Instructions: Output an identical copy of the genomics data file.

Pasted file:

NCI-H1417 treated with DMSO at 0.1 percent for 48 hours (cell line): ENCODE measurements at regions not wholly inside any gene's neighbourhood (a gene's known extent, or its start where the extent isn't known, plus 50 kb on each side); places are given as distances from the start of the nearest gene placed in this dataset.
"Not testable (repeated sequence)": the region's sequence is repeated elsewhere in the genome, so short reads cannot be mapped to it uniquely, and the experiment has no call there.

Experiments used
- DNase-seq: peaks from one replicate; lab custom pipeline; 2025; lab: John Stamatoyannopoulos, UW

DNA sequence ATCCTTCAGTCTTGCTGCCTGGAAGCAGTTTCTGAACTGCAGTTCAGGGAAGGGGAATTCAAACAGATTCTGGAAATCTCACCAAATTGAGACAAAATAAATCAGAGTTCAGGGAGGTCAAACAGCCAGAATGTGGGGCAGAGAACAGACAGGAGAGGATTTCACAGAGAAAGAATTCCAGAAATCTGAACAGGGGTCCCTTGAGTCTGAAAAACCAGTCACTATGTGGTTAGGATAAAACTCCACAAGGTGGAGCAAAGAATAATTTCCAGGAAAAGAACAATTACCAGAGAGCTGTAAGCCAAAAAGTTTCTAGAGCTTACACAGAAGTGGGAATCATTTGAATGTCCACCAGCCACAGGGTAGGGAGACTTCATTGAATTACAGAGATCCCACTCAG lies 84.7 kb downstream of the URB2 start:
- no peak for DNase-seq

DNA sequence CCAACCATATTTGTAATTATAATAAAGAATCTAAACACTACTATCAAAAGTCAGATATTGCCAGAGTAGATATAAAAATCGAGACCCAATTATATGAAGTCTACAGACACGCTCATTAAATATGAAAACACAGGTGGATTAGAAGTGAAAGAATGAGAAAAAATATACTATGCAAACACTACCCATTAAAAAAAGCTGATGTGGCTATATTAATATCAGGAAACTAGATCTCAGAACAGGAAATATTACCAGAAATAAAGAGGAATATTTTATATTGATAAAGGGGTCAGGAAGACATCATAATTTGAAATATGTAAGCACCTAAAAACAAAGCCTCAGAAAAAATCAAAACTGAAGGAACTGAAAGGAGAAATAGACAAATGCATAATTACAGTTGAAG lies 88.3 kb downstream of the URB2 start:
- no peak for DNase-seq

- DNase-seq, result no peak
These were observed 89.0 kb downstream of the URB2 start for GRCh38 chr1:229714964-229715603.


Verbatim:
NCI-H1417 treated with DMSO at 0.1 percent for 48 hours (cell line): ENCODE measurements at regions not wholly inside any gene's neighbourhood (a gene's known extent, or its start where the extent isn't known, plus 50 kb on each side); places are given as distances from the start of the nearest gene placed in this dataset.
"Not testable (repeated sequence)": the region's sequence is repeated elsewhere in the genome, so short reads cannot be mapped to it uniquely, and the experiment has no call there.

Experiments used
- DNase-seq: peaks from one replicate; lab custom pipeline; 2025; lab: John Stamatoyannopoulos, UW

DNA sequence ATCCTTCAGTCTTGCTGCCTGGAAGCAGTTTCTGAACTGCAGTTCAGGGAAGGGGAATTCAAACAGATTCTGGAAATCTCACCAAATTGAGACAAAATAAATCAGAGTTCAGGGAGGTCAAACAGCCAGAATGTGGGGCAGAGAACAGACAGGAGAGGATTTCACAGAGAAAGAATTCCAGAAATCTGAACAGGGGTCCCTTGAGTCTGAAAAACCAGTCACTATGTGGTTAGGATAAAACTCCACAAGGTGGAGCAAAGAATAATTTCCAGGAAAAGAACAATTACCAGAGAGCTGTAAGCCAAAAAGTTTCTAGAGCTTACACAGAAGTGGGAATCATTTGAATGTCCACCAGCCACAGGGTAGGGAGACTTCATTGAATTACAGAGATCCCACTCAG lies 84.7 kb downstream of the URB2 start:
- no peak for DNase-seq

DNA sequence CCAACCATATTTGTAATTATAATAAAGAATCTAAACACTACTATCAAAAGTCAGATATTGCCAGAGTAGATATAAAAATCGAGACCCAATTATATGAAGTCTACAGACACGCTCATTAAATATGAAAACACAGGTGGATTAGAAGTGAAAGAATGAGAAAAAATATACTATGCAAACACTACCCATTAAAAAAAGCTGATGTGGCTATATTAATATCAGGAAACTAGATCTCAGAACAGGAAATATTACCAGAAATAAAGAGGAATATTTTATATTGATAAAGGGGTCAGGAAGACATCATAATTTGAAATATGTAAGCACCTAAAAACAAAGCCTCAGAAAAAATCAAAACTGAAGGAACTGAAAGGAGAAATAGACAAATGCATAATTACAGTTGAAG lies 88.3 kb downstream of the URB2 start:
- no peak for DNase-seq

- DNase-seq, result no peak
These were observed 89.0 kb downstream of the URB2 start for GRCh38 chr1:229714964-229715603.